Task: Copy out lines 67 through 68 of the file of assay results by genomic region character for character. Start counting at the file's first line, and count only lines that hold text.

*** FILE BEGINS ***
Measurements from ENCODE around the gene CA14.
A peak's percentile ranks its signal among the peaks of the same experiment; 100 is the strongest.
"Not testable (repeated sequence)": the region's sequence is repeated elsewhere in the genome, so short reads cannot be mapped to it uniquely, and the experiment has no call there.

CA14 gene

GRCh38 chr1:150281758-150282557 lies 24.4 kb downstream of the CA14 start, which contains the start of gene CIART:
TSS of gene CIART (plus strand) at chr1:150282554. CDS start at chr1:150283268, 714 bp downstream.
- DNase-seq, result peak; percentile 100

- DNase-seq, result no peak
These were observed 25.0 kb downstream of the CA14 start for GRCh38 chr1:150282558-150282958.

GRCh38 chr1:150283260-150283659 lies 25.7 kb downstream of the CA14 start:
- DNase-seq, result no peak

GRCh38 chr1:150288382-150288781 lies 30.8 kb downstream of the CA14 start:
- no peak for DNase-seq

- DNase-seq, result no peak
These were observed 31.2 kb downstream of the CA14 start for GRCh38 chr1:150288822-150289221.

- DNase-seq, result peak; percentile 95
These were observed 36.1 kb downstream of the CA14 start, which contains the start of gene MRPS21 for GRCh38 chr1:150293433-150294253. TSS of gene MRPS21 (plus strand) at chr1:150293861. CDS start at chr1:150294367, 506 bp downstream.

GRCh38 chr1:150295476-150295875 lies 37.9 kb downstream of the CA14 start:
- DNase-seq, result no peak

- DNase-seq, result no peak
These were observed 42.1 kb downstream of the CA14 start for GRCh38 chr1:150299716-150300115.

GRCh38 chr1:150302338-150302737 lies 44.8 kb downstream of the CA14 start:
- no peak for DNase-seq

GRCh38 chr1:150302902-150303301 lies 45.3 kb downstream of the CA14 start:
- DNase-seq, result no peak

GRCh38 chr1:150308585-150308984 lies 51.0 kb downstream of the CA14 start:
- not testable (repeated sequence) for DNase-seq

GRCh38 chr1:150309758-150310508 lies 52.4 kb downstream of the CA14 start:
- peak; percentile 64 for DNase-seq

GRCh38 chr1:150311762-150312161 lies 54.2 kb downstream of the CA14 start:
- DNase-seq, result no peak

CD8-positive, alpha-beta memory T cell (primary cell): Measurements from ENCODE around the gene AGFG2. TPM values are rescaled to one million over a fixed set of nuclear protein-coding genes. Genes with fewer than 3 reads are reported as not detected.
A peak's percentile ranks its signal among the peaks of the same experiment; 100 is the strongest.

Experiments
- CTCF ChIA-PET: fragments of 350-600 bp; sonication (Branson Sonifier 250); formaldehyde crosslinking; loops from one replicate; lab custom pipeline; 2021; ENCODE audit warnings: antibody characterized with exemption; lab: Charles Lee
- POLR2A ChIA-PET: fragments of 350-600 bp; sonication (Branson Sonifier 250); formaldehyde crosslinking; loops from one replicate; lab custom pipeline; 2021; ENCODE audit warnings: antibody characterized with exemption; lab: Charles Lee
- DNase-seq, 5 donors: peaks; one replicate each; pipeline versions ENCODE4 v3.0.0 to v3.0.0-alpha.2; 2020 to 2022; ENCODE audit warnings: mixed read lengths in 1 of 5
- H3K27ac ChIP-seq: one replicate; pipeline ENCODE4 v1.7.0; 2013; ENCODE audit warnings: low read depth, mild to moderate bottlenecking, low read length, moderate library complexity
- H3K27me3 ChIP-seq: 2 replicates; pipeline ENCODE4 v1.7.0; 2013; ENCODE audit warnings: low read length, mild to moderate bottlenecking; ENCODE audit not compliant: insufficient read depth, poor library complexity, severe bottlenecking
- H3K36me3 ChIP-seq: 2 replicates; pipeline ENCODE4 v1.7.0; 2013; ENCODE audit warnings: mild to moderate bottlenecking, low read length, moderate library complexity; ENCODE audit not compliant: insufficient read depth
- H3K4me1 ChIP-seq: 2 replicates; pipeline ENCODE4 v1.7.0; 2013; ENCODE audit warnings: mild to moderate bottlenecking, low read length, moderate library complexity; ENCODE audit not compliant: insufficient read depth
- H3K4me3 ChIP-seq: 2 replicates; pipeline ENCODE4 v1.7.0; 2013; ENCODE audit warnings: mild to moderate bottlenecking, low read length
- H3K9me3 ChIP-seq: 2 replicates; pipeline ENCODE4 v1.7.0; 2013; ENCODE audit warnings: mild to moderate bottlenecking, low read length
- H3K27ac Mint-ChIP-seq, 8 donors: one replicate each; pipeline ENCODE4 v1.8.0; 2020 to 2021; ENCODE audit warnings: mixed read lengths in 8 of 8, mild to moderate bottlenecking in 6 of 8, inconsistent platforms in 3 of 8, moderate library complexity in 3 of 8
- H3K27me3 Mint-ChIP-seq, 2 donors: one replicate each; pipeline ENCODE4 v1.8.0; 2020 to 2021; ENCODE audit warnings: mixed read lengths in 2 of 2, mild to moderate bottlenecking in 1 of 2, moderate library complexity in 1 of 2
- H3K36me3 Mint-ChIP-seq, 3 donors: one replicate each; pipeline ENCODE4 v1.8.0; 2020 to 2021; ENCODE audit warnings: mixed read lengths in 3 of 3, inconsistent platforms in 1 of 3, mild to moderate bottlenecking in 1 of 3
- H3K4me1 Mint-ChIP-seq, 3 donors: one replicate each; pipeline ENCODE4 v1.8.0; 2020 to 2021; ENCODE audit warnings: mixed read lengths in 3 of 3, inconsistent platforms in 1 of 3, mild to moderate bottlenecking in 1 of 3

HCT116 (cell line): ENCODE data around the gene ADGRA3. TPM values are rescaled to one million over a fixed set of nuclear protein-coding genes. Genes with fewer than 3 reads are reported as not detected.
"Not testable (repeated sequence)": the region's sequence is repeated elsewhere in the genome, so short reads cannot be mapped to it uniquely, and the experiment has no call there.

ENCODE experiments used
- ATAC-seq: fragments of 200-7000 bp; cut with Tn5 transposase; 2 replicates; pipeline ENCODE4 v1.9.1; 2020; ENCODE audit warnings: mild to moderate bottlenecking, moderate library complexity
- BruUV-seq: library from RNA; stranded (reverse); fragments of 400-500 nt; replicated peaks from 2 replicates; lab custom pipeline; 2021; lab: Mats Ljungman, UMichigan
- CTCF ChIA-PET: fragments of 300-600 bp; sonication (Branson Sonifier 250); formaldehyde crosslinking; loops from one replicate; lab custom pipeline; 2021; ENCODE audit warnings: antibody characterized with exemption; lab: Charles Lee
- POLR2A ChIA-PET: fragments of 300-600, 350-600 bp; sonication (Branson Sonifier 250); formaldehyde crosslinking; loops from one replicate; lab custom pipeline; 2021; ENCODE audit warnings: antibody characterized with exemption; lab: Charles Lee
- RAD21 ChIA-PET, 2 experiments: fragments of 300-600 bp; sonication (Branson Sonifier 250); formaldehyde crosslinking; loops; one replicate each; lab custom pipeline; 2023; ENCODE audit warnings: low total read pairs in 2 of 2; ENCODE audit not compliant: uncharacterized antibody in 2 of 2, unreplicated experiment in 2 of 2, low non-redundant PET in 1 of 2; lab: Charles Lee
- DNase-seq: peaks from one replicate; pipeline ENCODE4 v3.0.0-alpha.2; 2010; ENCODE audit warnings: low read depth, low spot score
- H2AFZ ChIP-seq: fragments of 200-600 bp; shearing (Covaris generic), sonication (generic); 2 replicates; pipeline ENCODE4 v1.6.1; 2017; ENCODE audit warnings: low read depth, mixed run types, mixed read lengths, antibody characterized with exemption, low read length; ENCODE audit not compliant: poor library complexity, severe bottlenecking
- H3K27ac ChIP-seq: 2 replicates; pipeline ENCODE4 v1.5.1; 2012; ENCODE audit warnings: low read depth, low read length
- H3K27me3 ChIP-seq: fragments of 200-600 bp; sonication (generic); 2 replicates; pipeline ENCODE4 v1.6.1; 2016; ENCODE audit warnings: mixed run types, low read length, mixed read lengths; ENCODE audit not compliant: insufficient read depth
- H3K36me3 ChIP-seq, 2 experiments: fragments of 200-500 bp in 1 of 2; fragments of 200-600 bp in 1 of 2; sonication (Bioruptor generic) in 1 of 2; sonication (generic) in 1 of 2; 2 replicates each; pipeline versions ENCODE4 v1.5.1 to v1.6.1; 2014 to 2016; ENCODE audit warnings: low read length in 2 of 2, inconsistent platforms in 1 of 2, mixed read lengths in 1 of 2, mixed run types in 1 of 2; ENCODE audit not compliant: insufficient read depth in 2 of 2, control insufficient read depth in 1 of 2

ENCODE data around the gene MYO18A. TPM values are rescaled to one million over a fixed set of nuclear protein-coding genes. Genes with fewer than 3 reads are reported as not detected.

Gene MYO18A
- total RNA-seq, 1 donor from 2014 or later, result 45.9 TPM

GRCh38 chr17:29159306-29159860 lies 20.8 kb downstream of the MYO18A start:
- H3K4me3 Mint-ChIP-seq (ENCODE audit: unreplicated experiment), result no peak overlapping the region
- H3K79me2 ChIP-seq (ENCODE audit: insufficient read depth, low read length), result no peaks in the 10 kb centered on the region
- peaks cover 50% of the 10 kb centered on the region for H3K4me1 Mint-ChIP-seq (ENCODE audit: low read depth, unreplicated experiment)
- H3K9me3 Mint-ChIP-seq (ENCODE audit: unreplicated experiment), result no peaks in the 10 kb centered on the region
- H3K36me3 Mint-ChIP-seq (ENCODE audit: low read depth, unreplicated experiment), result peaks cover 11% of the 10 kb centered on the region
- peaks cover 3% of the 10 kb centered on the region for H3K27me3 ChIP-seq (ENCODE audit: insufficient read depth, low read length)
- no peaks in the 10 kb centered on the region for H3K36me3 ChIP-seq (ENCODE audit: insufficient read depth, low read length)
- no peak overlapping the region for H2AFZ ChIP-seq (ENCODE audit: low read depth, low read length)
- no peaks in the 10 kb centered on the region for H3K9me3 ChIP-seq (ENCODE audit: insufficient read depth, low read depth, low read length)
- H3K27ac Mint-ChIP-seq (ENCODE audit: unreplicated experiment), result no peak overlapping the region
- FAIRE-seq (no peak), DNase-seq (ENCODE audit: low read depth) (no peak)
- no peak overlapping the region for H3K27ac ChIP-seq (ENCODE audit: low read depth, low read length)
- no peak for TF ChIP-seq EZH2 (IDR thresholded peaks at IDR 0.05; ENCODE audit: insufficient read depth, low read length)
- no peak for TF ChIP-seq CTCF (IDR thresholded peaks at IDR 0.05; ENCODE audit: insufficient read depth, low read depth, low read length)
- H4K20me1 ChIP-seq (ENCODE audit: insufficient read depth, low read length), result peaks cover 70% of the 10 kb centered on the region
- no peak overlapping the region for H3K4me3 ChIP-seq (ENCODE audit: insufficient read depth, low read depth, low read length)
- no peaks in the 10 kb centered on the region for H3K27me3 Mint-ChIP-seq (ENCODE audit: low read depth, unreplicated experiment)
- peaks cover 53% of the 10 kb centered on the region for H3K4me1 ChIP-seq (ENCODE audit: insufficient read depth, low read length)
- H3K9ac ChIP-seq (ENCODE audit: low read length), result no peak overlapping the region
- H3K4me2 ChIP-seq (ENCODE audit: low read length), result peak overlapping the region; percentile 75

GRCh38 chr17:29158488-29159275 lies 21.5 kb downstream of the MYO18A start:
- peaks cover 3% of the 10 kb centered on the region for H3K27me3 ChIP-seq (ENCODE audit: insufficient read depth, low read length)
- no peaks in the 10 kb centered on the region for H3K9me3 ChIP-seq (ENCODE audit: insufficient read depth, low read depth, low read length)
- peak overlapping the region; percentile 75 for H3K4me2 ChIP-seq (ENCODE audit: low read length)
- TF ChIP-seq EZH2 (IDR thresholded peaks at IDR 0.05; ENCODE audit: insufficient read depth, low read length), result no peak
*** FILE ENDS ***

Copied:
- peaks cover 50% of the 10 kb centered on the region for H3K4me1 Mint-ChIP-seq (ENCODE audit: low read depth, unreplicated experiment)
- H3K9me3 Mint-ChIP-seq (ENCODE audit: unreplicated experiment), result no peaks in the 10 kb centered on the region